Betting.Betfair's roving columnist Ralph Ellis always enjoys a major punt or two and he can't get away from Justin Rose as he strives to back the winner of the year's second major
"Rose could well have a second US Open title by Sunday night because it's hard not to think that this course, set out on the far end of Long Island, New York, is absolutely perfect for his game."
Can there be an English global sports star less appreciated by the British public than Justin Rose? Number three golfer in the world, nine PGA Tour titles to his name, a US Open and an Olympic Gold Medal, and yet never a man to dominate the back pages.
You get the impression he could walk down most High Streets carrying his golf bag and still be largely unrecognised.
Even this week, as he arrives at Shinnecock Hills as the [16.0] second favourite to be this year's US Open Winner his name is a long way down the news agenda.
Rory McIlroy is the poster boy for the sport, Tiger Woods is the player who commands most attention 10 years after his last US Open title when he won on one leg. Rose, meanwhile, just gets on with his business.
Ironically he could well have a second US Open title by Sunday night because it's hard not to think that this course, set out on the far end of Long Island, New York, is absolutely perfect for his game. Yet if he does he'll be knocked off the back pages by the start of England's World Cup campaign.
Quiet commitment to excellence
He will never go into a Major in better form. The 2013 champion won his ninth PGA Tour title a few weeks ago and since missing the cut in last year's US Open has produced an astonishing level of consistency.
He's had 16 top ten finishes in 24 events (ten of those inside the top five), accumulating £6.92m of prize money in the process. (Making [2.44] a top ten finish https://btfr.co/144560079 look good value).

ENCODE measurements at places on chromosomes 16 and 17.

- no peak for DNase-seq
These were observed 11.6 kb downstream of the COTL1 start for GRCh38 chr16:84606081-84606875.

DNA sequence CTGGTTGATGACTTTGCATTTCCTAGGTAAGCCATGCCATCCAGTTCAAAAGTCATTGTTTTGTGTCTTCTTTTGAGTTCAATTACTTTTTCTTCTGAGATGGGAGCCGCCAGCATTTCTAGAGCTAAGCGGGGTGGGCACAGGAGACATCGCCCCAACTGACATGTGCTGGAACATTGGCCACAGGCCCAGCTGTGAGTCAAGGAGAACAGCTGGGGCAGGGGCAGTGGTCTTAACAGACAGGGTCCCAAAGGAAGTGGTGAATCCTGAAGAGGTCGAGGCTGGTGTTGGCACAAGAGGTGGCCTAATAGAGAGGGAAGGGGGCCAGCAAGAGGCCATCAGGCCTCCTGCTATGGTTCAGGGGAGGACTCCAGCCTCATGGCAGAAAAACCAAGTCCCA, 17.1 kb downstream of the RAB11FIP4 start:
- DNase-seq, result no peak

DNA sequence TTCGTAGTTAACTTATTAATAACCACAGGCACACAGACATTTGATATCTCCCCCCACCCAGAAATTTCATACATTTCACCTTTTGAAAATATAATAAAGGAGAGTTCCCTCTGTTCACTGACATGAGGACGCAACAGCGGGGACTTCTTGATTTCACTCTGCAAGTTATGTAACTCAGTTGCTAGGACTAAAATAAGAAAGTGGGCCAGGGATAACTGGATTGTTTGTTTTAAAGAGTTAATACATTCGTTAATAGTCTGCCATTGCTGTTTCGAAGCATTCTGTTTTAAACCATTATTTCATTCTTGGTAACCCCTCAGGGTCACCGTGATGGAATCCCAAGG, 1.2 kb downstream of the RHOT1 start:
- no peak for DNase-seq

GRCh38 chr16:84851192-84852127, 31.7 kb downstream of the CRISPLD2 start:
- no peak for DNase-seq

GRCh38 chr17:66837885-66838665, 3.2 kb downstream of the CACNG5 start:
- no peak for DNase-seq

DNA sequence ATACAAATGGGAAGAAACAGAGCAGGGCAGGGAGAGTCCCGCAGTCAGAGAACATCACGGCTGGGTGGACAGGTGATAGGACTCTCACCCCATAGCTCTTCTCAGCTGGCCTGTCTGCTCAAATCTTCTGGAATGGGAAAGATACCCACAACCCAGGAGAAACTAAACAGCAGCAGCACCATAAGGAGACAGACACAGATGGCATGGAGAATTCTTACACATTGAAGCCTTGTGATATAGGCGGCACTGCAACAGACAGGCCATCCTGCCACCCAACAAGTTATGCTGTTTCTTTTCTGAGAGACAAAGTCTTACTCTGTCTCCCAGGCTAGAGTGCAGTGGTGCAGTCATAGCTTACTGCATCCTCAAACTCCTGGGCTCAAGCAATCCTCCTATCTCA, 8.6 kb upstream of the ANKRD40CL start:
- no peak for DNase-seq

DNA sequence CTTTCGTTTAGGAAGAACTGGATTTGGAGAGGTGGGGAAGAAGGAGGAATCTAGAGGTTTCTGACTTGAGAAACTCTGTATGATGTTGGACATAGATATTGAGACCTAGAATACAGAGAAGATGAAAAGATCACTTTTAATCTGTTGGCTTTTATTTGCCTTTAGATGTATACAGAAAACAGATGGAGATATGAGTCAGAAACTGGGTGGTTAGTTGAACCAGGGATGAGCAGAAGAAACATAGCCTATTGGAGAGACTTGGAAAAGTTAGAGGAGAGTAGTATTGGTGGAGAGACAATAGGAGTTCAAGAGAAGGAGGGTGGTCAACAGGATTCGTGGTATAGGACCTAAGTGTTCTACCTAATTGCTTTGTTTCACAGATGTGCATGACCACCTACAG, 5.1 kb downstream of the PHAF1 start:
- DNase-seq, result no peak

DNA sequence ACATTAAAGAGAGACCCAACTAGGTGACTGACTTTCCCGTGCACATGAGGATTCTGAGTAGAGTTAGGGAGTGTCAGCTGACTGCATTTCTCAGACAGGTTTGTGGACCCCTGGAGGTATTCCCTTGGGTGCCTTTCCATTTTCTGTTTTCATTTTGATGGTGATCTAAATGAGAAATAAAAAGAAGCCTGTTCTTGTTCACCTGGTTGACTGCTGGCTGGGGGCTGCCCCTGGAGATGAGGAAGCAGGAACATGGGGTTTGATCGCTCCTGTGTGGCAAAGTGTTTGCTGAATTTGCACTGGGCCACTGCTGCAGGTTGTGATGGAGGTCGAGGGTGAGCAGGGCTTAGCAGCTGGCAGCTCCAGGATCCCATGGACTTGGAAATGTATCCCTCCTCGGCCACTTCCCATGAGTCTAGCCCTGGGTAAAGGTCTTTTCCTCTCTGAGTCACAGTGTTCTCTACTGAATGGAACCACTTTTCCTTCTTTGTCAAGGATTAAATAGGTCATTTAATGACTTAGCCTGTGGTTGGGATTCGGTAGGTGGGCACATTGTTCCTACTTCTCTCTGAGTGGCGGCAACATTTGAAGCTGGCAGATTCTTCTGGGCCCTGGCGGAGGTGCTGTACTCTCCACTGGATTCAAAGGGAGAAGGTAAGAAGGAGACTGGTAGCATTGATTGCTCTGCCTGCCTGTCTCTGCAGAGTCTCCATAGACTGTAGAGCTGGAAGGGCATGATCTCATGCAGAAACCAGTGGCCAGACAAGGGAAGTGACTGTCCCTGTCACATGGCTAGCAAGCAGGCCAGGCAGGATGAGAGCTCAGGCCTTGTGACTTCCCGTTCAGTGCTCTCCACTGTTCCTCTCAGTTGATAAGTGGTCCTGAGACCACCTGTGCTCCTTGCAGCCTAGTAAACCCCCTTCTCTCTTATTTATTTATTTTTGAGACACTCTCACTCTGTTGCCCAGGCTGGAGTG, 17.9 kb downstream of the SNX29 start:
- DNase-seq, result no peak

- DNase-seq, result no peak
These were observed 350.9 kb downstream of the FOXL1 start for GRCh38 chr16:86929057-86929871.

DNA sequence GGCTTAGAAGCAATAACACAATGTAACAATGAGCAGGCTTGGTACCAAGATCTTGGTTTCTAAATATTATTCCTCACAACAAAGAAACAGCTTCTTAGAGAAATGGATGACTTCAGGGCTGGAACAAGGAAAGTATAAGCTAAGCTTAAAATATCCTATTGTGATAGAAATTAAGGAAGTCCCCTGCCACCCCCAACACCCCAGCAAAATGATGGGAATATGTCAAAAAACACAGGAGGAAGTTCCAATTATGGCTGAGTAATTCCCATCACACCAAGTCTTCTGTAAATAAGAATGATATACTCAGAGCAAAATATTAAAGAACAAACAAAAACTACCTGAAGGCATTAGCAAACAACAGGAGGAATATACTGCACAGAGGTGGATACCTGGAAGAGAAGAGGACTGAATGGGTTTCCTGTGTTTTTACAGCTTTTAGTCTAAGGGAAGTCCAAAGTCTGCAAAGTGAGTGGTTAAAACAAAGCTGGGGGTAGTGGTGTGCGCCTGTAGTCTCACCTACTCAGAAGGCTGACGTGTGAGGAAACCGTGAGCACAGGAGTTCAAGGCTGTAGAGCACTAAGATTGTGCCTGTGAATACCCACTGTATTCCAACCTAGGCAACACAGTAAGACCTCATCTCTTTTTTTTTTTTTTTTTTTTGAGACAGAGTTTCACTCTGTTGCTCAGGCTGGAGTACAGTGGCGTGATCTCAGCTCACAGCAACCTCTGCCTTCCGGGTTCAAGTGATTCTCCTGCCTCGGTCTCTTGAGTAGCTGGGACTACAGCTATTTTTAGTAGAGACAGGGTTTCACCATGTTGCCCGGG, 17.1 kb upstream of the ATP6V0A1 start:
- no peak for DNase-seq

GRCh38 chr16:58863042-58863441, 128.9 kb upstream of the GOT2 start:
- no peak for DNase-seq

He's moved from 15th in the world last August to third now, and winning at Shinnecock Hills would lift him to number one. What better way to do it?
What I like most about Rose, though, is his level of both commitment and preparation. None of that is very glamorous, and maybe that's why he's viewed by the public as studious and dull rather than gaining the status he deserves.
But the commitment to be the best he can be is the best quality for any sportsman. "I have about five years left where I can work at this intensity and I want to see what I can achieve," he said recently.
Course definitely favours Rose's strengths
There is talk that they are making the fairways wider at Shinnecock Hills, but even so it will be a course which suits accuracy rather than big hitting. This is the US Open, after all, where they aim for the winner to be level par.
That will give him an edge over favourite Dustin Johnson [10.0] and McIlroy [17.5], and means you need to look for others who prize accuracy over distance.
I backed Henrik Stenson for the Memorial Tournament but sadly one bad round on the Saturday let him down. Even so he came back on the final day for a tied 13th finish and the Swede is a must to back at [2.46] for a top 20 finish here.
I also like Tommy Fleetwood at [2.88] a top 20 finish and [6.0] the top 10 - he was fourth in the US Open last year and is second on the European Tour for Greens in Regulation, the stat which will be so important this week.
But it remains Rose who is the obvious pick to win it. Even if it still won't get him the wider recognition he deserves.